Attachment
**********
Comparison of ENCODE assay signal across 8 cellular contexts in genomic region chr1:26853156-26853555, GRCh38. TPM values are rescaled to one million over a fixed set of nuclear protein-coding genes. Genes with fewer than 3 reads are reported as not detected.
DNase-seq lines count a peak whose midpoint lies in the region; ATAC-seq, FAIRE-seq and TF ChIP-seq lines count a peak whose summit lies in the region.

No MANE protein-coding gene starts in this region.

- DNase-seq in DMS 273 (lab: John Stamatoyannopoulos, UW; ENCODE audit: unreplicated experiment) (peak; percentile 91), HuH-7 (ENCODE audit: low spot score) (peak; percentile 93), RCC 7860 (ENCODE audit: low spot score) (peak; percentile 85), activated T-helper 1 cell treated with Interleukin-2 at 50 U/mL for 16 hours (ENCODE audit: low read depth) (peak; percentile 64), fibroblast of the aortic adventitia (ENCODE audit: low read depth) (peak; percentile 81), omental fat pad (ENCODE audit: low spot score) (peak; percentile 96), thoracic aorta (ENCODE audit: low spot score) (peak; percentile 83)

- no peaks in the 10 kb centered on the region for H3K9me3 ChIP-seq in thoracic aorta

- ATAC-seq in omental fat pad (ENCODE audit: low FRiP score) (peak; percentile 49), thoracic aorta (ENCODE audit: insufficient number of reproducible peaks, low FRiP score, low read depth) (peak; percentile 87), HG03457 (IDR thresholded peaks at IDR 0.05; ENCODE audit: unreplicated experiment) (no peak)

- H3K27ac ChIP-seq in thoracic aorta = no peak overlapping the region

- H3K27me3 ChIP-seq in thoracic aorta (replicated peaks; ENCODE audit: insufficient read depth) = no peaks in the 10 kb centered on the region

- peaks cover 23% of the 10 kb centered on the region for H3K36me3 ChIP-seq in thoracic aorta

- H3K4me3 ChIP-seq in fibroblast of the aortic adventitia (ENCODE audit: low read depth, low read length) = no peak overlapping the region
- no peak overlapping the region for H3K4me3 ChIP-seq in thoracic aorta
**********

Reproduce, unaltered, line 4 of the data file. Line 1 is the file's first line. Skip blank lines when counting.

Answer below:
- DNase-seq in DMS 273 (lab: John Stamatoyannopoulos, UW; ENCODE audit: unreplicated experiment) (peak; percentile 91), HuH-7 (ENCODE audit: low spot score) (peak; percentile 93), RCC 7860 (ENCODE audit: low spot score) (peak; percentile 85), activated T-helper 1 cell treated with Interleukin-2 at 50 U/mL for 16 hours (ENCODE audit: low read depth) (peak; percentile 64), fibroblast of the aortic adventitia (ENCODE audit: low read depth) (peak; percentile 81), omental fat pad (ENCODE audit: low spot score) (peak; percentile 96), thoracic aorta (ENCODE audit: low spot score) (peak; percentile 83)